Dear Suki, Pasadena, January 31st, some people know well
enough to lumber around in this city without getting lonely,
while juggling boredom and leisure between odd jobs. I feel
the air is chilled through this evening for that quick bite of
fried calamari tapas and warm Merlot from a nearby Spanish
bar. I hardly remember my short walk downtown, but I think
of you the last time we met, happy, tipsy, dancing on bartop,
pirouetting to the scat refrains of Dizzy Gillespie. Here, I look
around with nostalgia from the bisque-colored walls of the
exterior that bleed into the sky-blue interior, where assorted
black and white frames of Picasso, Dali, Vega, and others,
hang over the focal bar island. You could have a memory here
with me, jostle elbow with the locals, lean back into the past,
divine the meaning of life from tequila, lime, and Latin jazz.
A few dew drops of elixir, like now, when the air is so crisp
and fine, when I could no longer fight to keep myself moving,
I mind the kindness, moans, whispers, laughter of strangers
in these strange places. So, I sit, a figure of repose, slim as a
dry martini, stakes my claim on the world.
Pain Is an Old Man
Pain is an old man this time,
and loneliness has never been
more than shadows among
the blinks of a seasoned storm,
where metamorphic whispers
keep still in suspension.
Lined fingers feed a canteen of
wine into mouth scrubbed by
heat, eyes are a swollen glow,
with the gabardine of malady
nipped clean by desolate cheek-
All these years braid their lithe
bodies through his bones, now
remnants of human fires lay
tossed over the skein of obsidian
sky, who blinks a million motes
of pearls littering his universe.
what you loved were
the impulsive turns and
errors of my defeat,
broken over your exquisite
lies lounging on desert-
beaten back street--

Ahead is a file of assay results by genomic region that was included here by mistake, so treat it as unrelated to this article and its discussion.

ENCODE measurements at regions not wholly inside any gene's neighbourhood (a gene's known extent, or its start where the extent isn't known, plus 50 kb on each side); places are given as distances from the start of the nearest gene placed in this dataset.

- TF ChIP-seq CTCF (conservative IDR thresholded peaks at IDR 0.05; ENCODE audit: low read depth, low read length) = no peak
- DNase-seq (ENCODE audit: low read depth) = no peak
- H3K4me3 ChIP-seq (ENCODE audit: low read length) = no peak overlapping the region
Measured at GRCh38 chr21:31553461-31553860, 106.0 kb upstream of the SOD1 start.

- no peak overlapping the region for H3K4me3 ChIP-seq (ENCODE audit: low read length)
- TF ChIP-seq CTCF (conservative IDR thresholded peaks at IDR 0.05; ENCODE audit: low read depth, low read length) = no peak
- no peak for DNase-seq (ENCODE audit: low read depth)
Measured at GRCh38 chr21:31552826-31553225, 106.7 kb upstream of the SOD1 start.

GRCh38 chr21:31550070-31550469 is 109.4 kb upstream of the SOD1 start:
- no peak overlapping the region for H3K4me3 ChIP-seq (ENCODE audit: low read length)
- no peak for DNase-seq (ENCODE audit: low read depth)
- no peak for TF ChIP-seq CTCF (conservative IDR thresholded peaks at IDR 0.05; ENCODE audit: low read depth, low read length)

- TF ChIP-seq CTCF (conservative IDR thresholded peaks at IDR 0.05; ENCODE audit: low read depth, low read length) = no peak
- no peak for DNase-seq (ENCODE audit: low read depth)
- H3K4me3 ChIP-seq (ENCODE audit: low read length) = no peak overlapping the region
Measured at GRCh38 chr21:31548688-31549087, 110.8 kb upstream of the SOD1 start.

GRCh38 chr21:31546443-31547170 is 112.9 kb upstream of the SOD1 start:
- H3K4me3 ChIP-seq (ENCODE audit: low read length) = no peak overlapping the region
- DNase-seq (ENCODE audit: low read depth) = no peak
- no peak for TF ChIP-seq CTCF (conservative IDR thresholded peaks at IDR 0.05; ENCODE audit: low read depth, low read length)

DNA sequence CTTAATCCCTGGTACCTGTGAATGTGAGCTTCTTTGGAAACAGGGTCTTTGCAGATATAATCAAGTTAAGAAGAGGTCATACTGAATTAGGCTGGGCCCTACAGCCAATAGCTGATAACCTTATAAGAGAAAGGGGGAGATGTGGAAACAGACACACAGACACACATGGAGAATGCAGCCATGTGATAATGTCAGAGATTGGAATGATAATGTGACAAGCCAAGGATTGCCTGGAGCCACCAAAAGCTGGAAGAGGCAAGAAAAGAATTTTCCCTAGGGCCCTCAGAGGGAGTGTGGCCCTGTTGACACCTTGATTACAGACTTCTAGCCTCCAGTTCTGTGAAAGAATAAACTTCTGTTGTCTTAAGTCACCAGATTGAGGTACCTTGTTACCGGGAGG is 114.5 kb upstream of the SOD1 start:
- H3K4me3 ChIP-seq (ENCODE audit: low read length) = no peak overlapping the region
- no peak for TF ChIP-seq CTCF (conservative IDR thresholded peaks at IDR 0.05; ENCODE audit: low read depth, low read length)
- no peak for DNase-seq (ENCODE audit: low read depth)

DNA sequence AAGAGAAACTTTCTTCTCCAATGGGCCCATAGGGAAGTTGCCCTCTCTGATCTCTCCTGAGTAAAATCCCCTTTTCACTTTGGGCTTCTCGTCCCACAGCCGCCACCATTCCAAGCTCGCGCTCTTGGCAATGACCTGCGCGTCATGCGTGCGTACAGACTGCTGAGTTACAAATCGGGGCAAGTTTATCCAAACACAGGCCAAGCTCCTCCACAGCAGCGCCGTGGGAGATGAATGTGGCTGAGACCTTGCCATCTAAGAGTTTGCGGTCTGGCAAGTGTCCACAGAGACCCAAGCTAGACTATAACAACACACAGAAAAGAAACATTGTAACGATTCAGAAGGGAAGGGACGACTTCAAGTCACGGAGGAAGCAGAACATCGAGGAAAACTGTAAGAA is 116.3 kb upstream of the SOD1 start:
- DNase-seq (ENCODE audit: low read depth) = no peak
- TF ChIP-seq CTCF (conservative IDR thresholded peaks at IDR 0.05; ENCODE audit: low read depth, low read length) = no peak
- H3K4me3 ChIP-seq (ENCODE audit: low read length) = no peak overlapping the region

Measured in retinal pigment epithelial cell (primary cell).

my tongue grew stone
and docile on its grooves;
in this still volume of
magpie, I let you traipse into
until I became blistered
and hot and peeling,
like the sprigs of red maples
stiffened by blossoms,
while the roots lay stunted
from long swigs of all
that dust honed down by
miles of sky's billowing pyres—
Warmth mingled in your breaths.
Inches from mine,
charged with unsealed joy or anticipation.
I turned my face to where
the shutters' noise from the camera clicked.
You became a blurred object in
my peripheral vision,
angled as it bunched at the edge,
yet, that glint of gold reflected in your eyes
was caught in the hurried lenses
of the photograph.
And for that one small instant,
our gaze clutched tight to a memory,
with my head at the foreground,
and yours tilted at the nape of my neck--
unleasing a stillness that turned into a whisper
of a promise yet to be named.
A four-time Pushcart Prize, five-time Best of the Net & Bettering American Poetry nominee, Lana Bella is an author of three chapbooks, Under My Dark (Crisis Chronicles Press, 2016), Adagio (Finishing Line Press, 2016), and Dear Suki: Letters (Platypus 2412 Mini Chapbook Series, 2016), has had poetry and fiction featured with over 500 journals, Acentos Review, Barzakh, EVENT, The Fortnightly Review, Ilanot Review, New Reader, Notre Dame Review, Rock and Sling, The Stillwater Review, Sundress Publications & Whiskey Island, among others, and Aeolian Harp Anthology, Volume 3.